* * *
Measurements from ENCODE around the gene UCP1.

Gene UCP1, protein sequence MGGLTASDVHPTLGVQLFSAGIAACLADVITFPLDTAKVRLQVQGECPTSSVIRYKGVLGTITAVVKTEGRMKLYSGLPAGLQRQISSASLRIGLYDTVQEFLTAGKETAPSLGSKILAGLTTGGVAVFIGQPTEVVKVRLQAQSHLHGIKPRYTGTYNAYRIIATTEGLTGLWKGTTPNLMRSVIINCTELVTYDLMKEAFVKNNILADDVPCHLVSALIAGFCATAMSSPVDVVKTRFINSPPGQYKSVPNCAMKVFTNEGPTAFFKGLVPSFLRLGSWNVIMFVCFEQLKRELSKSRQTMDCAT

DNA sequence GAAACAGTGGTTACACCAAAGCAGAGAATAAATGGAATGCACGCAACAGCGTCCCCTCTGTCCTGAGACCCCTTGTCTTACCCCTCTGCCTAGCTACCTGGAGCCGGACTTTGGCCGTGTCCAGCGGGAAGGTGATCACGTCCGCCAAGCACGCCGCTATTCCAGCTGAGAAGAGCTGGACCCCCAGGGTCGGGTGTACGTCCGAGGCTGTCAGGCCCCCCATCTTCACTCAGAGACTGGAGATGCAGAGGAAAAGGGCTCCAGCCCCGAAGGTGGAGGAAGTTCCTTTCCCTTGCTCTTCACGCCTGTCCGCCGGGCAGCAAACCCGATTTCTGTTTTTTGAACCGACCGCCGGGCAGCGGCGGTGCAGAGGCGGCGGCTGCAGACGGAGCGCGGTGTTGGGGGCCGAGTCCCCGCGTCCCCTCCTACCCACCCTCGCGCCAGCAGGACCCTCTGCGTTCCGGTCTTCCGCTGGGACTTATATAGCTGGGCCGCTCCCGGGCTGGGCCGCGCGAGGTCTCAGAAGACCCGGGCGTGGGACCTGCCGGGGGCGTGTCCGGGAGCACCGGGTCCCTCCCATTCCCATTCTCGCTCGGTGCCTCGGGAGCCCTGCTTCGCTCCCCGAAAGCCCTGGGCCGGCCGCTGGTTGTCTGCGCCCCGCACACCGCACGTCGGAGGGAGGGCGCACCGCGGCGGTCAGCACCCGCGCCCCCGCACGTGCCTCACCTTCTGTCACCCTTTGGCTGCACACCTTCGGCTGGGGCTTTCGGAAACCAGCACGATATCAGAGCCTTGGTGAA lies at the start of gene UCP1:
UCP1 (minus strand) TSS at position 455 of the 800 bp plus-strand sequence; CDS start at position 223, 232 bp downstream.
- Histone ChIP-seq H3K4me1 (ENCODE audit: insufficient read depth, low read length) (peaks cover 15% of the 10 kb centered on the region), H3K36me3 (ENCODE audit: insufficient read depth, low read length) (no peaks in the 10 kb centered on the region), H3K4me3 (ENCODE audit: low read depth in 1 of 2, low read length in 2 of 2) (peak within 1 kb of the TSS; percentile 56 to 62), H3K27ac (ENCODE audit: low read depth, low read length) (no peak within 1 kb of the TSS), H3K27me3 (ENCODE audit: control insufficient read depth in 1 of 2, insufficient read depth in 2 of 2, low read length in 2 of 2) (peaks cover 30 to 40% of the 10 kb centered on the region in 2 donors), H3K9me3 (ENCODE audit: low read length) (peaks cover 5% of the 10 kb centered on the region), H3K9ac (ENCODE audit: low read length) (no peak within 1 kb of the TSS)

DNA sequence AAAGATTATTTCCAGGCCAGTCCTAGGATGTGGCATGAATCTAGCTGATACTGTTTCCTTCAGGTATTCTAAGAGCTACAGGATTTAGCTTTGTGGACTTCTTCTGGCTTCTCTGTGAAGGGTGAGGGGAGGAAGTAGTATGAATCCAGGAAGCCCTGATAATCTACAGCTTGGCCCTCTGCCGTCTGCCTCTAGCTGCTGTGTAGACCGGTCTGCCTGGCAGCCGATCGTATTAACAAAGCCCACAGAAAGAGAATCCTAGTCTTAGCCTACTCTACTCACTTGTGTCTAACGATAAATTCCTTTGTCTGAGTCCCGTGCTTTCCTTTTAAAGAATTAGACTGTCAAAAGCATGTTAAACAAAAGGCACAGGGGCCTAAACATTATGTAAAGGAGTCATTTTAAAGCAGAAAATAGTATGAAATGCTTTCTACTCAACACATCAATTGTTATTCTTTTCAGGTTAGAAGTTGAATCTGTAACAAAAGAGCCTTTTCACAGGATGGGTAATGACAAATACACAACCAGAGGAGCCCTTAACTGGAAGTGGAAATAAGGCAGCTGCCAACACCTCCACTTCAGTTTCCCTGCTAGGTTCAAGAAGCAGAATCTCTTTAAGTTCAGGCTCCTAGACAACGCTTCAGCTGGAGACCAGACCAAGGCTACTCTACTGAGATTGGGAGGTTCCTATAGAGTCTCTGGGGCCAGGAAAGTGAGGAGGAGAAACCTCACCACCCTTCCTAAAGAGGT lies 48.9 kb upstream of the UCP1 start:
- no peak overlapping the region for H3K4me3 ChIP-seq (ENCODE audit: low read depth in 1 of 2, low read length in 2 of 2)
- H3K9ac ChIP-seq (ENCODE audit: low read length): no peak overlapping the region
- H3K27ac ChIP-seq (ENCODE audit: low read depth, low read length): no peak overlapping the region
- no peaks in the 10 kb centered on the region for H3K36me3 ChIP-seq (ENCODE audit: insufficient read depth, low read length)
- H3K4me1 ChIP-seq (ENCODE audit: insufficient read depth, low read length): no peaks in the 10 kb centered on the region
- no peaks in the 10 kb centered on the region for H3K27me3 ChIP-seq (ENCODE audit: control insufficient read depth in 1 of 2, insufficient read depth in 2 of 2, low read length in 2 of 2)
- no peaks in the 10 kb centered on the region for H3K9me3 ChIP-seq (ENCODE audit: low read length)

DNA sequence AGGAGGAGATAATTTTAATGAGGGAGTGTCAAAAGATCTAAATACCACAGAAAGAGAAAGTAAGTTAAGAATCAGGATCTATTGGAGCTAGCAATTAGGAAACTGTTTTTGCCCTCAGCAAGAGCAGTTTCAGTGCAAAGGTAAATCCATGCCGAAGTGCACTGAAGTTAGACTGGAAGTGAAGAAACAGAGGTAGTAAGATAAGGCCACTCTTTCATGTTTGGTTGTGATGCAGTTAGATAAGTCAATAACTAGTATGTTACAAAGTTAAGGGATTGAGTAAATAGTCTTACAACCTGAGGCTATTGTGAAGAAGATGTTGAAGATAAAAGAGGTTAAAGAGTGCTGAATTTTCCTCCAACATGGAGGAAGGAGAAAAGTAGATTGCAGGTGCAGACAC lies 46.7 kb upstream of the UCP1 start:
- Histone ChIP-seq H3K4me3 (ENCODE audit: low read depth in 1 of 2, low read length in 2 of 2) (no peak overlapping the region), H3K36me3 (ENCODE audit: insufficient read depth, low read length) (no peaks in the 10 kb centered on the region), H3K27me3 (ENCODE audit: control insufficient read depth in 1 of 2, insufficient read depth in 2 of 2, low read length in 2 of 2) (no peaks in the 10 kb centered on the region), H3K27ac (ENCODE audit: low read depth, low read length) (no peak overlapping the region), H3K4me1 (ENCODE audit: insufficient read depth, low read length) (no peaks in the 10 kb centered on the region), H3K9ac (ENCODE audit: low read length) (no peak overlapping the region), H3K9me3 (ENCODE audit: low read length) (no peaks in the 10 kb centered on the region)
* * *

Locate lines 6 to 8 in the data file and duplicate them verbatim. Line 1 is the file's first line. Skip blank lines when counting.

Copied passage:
DNA sequence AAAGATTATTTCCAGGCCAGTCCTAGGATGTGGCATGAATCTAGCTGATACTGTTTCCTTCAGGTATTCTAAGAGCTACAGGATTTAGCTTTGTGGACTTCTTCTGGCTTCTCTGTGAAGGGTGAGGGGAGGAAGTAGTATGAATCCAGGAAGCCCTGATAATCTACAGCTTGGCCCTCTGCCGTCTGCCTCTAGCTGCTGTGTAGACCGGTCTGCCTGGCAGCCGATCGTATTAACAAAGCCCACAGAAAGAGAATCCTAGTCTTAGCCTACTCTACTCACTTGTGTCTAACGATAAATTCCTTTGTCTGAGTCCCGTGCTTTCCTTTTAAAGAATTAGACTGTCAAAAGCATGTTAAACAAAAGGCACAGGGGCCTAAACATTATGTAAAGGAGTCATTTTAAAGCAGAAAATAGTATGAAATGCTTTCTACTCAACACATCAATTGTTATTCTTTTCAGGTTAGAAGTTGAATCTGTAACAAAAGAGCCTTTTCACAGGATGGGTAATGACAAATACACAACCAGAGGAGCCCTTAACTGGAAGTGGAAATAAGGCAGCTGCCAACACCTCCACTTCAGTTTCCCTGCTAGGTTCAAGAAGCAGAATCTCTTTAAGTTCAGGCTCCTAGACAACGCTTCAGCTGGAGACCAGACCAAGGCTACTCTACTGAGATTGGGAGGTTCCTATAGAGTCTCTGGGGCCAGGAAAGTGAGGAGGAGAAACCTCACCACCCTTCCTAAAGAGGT lies 48.9 kb upstream of the UCP1 start:
- no peak overlapping the region for H3K4me3 ChIP-seq (ENCODE audit: low read depth in 1 of 2, low read length in 2 of 2)
- H3K9ac ChIP-seq (ENCODE audit: low read length): no peak overlapping the region